"Scrolling" Through Museum Processes

Key to scroll for the Cooper-Hewitt Museum's registration process, by Jennifer Wright.
With over a decade of experience appraising and acquiring the Smithsonian's institutional records, it's rare that I come across a type of document I've never seen before.

Cordelia Rose, former registrar at the Cooper-Hewitt Museum, now the Cooper-Hewitt, National Design Museum in New York City, presented me with one of those rare instances last summer. During a "fit of tidying," she came across two "scrolls" which she had created in 1986 and 1987 to map the information flow surrounding the registration and loans processes. They were then used by a programmer, Jay Vanatta, to create the first automated systems for the museum's collections.

The flow of information related to the receipt of a new object at the Cooper-Hewitt Museum, by Jenni

At the time of their creation, Ms. Rose considered these to be working documents and hadn't thought about possible historic value. She had created them quickly, using materials that were convenient for the task at hand, such as post-it notes and sheets of paper glued end to end. The scrolls were simply part of the path to the final product. In her blog post last week, “To Post-it or Not to Post-it,” Kirsten Tyree provides a detailed description of one of the scrolls and the steps undertaken to preserve it.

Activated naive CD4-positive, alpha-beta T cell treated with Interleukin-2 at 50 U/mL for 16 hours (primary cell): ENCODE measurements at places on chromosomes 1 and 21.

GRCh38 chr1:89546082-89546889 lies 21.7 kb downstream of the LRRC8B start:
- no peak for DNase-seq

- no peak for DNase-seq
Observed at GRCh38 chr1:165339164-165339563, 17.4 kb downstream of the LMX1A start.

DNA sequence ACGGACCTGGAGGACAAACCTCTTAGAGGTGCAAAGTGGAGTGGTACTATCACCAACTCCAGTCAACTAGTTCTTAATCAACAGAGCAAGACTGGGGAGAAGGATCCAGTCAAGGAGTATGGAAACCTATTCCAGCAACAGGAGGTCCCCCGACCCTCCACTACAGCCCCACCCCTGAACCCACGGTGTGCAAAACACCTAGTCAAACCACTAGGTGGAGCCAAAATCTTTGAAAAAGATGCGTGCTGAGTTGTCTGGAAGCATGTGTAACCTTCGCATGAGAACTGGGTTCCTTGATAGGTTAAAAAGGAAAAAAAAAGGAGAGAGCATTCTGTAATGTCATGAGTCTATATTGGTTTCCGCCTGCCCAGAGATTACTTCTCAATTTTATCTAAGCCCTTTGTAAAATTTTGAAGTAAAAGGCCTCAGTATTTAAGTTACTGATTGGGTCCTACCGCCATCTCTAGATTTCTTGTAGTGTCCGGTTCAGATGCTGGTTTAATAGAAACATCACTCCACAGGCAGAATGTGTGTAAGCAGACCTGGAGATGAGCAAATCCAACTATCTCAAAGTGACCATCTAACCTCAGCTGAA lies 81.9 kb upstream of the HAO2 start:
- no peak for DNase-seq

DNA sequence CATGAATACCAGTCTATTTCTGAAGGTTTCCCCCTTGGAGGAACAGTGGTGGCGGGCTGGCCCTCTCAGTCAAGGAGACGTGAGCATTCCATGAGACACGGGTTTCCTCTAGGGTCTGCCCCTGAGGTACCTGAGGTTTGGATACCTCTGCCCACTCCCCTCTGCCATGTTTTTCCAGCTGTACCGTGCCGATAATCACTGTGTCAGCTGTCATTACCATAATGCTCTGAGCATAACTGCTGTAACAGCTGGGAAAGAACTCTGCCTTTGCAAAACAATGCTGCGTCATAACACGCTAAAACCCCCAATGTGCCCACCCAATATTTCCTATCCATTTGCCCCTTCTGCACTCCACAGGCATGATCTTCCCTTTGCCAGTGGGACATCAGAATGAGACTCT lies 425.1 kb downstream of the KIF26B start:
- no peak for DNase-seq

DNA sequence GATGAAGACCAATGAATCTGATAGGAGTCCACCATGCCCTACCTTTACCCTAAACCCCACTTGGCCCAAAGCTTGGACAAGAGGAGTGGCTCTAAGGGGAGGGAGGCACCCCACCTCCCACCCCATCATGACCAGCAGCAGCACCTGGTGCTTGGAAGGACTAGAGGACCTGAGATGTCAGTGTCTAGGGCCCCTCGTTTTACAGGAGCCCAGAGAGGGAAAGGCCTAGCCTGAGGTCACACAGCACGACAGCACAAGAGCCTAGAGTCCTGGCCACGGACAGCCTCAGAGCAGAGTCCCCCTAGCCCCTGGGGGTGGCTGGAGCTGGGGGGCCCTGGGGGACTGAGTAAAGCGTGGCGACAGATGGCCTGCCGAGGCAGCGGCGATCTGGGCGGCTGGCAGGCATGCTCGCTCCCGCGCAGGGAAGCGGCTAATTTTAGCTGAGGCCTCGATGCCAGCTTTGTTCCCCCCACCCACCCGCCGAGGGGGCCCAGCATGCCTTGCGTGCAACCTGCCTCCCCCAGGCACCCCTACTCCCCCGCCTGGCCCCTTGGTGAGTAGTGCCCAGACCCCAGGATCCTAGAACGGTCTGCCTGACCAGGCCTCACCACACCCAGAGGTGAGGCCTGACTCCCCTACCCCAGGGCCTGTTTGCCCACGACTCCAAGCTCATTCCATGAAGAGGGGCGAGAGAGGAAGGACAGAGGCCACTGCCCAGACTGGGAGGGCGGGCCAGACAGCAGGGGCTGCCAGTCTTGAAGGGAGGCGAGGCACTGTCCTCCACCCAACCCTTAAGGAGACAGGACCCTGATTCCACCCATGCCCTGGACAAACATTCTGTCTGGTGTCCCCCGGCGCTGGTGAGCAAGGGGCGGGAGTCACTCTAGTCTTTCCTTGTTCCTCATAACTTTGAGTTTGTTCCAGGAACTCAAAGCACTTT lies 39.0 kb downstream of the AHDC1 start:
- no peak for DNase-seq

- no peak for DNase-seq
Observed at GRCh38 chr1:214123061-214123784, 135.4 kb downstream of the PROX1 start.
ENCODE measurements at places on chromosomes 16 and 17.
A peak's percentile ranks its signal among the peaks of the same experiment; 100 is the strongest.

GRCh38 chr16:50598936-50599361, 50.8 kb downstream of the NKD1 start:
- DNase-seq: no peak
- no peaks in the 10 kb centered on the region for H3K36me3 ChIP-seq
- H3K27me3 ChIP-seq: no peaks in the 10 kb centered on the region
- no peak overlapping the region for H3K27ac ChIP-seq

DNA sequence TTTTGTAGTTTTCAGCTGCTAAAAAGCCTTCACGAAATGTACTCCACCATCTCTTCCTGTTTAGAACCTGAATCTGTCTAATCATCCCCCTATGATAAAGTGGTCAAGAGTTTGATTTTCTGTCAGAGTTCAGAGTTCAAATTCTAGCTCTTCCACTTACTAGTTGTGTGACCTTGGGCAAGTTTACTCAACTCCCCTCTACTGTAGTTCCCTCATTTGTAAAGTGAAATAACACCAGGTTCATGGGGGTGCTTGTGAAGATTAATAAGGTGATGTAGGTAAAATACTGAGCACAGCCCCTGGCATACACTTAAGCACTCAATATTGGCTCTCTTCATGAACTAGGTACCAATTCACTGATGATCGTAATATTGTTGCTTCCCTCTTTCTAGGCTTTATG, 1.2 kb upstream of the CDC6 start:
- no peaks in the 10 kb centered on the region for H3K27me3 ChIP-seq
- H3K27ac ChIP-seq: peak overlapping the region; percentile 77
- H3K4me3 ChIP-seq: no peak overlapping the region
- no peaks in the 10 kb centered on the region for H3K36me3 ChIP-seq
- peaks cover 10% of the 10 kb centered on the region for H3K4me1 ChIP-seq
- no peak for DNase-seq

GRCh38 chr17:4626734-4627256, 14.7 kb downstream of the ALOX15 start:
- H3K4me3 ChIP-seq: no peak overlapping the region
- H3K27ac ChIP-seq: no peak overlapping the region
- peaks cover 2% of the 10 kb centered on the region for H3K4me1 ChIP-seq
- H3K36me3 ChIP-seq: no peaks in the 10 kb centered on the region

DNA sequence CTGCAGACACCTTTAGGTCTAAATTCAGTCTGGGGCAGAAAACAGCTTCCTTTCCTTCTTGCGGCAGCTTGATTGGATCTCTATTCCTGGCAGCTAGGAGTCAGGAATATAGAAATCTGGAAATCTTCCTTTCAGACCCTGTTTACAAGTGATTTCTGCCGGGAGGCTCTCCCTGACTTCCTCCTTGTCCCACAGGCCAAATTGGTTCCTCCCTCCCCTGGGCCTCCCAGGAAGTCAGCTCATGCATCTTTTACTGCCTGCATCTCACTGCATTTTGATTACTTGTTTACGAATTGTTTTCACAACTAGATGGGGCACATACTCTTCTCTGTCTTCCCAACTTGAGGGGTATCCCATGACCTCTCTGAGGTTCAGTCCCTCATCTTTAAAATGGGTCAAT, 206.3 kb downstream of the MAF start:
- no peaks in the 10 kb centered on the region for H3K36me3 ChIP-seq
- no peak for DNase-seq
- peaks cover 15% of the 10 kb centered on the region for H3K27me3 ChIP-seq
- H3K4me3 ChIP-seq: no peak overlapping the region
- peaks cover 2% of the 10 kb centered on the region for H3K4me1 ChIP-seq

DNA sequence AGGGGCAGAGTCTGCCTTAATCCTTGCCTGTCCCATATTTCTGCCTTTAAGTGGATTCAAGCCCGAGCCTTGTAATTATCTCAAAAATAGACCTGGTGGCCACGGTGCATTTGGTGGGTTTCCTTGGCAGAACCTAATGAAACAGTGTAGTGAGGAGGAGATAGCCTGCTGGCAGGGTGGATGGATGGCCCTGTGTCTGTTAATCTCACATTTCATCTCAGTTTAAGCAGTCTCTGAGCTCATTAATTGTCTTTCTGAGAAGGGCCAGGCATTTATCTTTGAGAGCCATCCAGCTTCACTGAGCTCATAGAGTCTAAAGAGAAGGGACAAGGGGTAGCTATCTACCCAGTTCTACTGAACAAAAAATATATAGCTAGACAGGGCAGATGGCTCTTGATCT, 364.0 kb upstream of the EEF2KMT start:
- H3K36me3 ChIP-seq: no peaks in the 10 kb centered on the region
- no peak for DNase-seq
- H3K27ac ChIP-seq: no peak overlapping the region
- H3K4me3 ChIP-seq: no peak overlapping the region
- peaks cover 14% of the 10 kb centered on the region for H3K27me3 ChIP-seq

The Archives has taken a similar stance on what we now refer to as "Life Cycle Management Documents" (key specification and design documents created during the development of an information system). These records must be kept during the lifespan of a system, but one year after the system is replaced, the records may be destroyed.

Registrar Cordelia Rose added personal and humorous details to the scroll as the automation of the C

What makes these scrolls significant is that they have survived. Ms. Rose kept them as teaching tools, but they now represent the many manual processes that were being automated across the Smithsonian and throughout the museum world during the 1980s, few of which are documented in the Archives.

What is also valuable about these scrolls is their subject matter. Most records created by a registrar's office pertain to an individual object, collection, or exhibition. With the exception of collections statistics, there tends to be little documentation within the Archives of the larger scope of a registrar's work or how it is accomplished.

This image depicts the last step in the Cooper-Hewitt Museum's deaccession process and the completio

Finally, the personal touches included in these scrolls make them particularly interesting. Ms. Rose illustrated the documents with photographs and thought bubbles as the work progressed.  These weren't just maps and workflows, but a celebration of a major and rewarding accomplishment.

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